For all the praise of Tarantino that will be heaped his way though, that isn't to say there aren't any acting stand-outs apparent. Foxx, the second choice for the role after Will Smith, doesn't do himself any disservice and plays the role with a nice quiet dignity, but it isn't particularly memorable either, he's a bit more of a means to an end (one can't help but wonder what Smith would have brought to the role). Christoph Waltz is the real highlight of the film. Waltz, who won an Best Supporting Actor Oscar for his turn as Col. Hans Landa in Inglorious Basterds, plays someone Schultz as someone equally as deadly but this time wearing a white hat. Clearly Tarantino brings out the best in Waltz, and everytime he isn't on screen, the film begins to suffer ever so slightly as he is just that good. DiCaprio finally gets the chance to play a villain, and as Candie he absolutely nails it, playing a character so outside of his type that it may very well be the best performance of his career (give or take your feelings on Revolutionary Road). Jackson also finally plays something that goes outside of his typical role for the first time in years, and he is tremendous, and possibly the film's biggest villain that you don't see coming. With such a weak Supporting Actor field, all three men should be under awards consideration, though Waltz is probably the most likely. Supporting performances throughout are strong, if non-descript, though Don Johnson's appearance as "Big Daddy" elicited a solid laugh from me.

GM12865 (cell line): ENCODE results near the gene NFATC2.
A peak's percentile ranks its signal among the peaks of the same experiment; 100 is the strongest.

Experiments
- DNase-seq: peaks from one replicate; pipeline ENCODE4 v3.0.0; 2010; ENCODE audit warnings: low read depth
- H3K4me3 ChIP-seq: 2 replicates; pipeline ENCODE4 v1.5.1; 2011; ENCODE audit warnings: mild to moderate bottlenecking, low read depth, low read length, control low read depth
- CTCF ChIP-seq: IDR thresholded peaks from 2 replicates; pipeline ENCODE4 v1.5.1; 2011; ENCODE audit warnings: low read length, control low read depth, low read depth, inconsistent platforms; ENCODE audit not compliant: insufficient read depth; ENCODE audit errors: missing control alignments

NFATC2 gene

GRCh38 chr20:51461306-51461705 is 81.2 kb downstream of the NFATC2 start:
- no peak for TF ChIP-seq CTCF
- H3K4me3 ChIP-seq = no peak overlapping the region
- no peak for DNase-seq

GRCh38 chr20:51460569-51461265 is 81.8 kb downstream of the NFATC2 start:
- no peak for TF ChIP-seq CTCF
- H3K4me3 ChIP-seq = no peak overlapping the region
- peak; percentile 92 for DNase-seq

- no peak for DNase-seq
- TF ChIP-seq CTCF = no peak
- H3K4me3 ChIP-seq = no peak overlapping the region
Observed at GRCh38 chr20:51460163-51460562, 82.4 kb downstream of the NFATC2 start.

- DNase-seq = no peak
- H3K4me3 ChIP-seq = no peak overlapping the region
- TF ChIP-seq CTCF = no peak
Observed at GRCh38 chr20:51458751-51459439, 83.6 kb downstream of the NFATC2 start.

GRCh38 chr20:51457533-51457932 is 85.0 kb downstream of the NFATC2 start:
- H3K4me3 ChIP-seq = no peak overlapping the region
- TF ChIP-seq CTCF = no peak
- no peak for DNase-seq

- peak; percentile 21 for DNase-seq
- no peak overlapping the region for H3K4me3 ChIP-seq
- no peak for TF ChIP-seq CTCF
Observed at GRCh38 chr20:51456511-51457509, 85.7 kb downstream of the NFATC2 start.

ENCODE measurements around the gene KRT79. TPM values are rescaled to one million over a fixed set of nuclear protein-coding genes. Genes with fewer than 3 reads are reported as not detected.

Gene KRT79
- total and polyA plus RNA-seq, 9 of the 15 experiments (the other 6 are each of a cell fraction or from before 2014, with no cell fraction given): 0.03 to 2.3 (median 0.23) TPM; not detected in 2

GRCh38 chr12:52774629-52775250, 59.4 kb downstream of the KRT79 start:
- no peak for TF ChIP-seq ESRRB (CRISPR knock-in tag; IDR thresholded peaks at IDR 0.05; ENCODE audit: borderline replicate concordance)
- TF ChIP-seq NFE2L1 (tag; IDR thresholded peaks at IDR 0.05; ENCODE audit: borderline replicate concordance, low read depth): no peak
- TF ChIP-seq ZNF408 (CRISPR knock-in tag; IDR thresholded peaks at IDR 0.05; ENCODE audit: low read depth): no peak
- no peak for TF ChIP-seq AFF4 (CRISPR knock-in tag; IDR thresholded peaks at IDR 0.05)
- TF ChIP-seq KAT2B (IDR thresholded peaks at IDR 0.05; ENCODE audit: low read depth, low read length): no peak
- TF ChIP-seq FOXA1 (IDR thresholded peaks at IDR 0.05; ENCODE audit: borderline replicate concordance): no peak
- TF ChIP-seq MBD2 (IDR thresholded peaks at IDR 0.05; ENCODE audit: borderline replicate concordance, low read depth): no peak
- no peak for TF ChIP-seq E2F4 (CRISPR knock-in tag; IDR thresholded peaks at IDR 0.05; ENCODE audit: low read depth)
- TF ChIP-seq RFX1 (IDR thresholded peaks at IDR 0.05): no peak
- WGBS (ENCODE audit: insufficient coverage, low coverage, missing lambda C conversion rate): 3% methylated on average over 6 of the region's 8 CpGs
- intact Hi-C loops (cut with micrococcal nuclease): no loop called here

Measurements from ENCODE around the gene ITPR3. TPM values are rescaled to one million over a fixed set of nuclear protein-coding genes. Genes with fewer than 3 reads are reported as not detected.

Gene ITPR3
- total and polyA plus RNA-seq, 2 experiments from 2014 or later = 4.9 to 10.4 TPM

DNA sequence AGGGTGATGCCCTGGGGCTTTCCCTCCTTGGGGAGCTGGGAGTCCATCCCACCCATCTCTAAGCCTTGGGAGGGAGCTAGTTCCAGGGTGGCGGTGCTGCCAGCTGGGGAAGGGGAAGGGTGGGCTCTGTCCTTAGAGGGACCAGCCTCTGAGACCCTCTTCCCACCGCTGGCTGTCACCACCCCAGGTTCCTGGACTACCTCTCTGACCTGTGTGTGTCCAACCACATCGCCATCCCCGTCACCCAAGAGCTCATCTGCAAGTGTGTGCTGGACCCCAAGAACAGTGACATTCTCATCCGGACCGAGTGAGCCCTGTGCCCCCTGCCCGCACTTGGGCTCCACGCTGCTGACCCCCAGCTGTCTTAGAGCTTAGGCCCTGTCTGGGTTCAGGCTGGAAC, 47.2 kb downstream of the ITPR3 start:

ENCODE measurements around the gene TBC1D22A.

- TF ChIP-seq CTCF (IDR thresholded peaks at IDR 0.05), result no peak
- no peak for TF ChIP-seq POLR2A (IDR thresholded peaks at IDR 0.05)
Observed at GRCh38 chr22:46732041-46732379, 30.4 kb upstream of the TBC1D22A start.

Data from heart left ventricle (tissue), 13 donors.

The film itself is long at 2 hours and 46 minutes, but until it hits its final 20 minutes, I never felt its length at all. In places, Django Unchained comes across as possibly Tarantino's briskest effort, as no scene really feels out of place or in need of trimming when you're watching it until those last few scenes. The only nadir of the film is after the huge climactic shoot-out, the film continues on leading to an unnecessary cameo from the director himself, with the worst Australian accent I've ever heard to boot, along with another set of explosions and gunfire. Certainly, it all serves the grand arc that the script is aiming for, but once you hit critical mass of violence a little after the second hour, the additional action at the film's climax feels almost deadening. If there's ever a moment where Tarantino's long-time editor Sally Menke absence is felt, it may be there. Then again, I thought Death Proof was a bit long in the tooth as well, so perhaps not.

Django Unchained is another triumph from one of Hollywood's most interesting talents behind the camera, with Inglorious Basterds and Django Unchained, Tarantino has hit his apex within the genre work he has made his main focus for the past decade and created arguably two masterpieces. At this point though, any further forays into this territory will produce diminishing returns. I'm hopeful that Tarantino's next project will be something none of us expect, rather than more of the same, which you can feel slowly start to creep its way into the credit crawl, but for this time around, it's still wonderful to behold.

I give it 3.5 out of 4 stars (or an A if you prefer).